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ALICE Drill Run on October 5

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Thursday, October 5th during flex block, RMHS students participated in an ALICE drill, which some call a necessity while others claim it causes needless anxiety.

It is a sad reality that school shootings are a real possibility in modern America. During the 2021-2022 school year, there were 188 shootings at K-12 schools. Because of this possibility, most schools have adopted drills to prepare for the worst. Originally, lockdown drills where students either barricaded and hid or evacuated were held. However, that changed when ALICE and similar drills were introduced, as a third option was added to what students could do: attacking the threat directly.

ALICE stands for Alert, Lockdown, Inform, Counter, and Evacuate. The drill, created by a for-profit company Navigate360, is said to be an improvement over the more traditional lockdown drill. ALICE came into existence in 2000 under the name Response Options, and eventually soared in popularity because of the increasing frequency of school shootings. The controversy surrounding this drill is usually focused on the countering part of ALICE, as it is preparing students to potentially fight an armed threat.

I think it’s important that people take them seriously… It’s difficult for everybody involved, but I do think it’s a necessary thing.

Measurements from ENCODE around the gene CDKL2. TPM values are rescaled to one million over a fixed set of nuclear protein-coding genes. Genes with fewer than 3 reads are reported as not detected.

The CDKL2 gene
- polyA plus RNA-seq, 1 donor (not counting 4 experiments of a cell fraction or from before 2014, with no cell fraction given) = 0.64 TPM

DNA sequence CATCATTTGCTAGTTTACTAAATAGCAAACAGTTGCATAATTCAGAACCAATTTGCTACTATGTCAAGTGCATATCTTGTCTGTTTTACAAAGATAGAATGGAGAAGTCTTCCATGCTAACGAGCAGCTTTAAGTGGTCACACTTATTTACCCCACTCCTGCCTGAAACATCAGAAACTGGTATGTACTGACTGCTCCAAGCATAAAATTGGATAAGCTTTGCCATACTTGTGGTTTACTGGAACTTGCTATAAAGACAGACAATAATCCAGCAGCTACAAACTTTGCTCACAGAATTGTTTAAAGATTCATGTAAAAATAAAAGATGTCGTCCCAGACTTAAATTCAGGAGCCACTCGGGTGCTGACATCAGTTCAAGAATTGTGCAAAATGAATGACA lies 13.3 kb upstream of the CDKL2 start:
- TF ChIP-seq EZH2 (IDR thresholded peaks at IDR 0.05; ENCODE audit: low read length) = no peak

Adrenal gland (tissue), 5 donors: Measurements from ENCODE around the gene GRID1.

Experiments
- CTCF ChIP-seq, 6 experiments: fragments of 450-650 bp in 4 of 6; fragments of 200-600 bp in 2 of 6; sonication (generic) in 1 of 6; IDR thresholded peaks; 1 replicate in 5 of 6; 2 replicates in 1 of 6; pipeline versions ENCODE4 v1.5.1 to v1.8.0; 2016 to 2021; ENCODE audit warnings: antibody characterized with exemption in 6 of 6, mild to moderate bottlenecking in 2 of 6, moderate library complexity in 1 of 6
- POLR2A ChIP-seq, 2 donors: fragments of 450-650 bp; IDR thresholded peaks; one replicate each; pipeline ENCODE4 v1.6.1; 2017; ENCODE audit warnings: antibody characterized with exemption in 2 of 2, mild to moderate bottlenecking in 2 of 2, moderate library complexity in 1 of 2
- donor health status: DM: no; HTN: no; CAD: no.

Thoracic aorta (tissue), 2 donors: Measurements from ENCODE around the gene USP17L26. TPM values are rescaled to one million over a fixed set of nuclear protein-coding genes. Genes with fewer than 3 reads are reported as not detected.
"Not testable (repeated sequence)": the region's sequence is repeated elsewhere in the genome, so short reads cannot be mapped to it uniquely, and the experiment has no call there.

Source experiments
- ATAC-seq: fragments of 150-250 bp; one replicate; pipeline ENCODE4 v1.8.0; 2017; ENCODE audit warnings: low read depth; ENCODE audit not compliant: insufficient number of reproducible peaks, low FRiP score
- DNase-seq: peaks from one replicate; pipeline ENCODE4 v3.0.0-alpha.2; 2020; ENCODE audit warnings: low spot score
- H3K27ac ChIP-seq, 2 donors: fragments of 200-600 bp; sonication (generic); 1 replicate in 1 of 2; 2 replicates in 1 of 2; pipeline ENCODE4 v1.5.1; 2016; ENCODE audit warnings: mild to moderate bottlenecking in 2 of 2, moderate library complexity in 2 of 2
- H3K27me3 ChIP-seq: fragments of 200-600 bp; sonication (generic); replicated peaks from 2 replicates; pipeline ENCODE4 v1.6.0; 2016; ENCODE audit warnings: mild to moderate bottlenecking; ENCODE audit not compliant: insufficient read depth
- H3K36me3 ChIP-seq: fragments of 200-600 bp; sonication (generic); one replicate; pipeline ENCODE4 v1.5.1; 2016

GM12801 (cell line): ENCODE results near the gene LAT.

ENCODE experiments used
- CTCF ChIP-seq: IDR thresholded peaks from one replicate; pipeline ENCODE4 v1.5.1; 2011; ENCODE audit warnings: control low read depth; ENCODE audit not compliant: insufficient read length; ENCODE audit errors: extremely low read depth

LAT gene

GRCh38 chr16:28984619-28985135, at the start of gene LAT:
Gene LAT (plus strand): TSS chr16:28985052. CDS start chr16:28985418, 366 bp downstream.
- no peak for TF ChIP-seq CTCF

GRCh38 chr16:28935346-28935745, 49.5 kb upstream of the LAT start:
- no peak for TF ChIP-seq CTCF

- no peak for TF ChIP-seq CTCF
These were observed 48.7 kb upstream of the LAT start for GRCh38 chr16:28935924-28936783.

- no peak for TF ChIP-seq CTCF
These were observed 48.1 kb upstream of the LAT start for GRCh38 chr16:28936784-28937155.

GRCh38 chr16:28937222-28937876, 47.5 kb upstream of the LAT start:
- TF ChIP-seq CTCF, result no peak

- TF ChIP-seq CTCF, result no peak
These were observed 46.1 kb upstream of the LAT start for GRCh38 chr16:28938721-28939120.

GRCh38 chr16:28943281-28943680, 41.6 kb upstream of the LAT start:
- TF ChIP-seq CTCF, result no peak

— Mr. Mulligan

The controversy surrounding ALICE drills come from the fear and anxiety they may cause in students by forcing them to consider and play out a situation with an armed threat involved. Some believe it may be causing more harm than good to expose students to these situations. The other controversial part of ALICE drills is the part where students are instructed to attack intruders, which is the most criticized part of the protocol. The ALICE training website provides real-life case studies that they claim supports the effectiveness of their drills.

RMHS’s Band Director Mr. Mulligan believes that ALICE drills are sadly unavoidable.  “They are something that is necessary, unfortunately, in the world that we live in right now. I think it’s important that people take them seriously… It’s difficult for everybody involved, but I do think it’s a necessary thing.”

There is no federal or Massachusetts state mandate for ALICE drills or drills that involve countering specifically, but intruder drills in schools are recommended by government agencies like the Department of Homeland Security. Massachusetts mandates multi-hazard drills for its schools, which does include intruder drills, which involve no instruction to prepare students or teachers to attack an intruder. 

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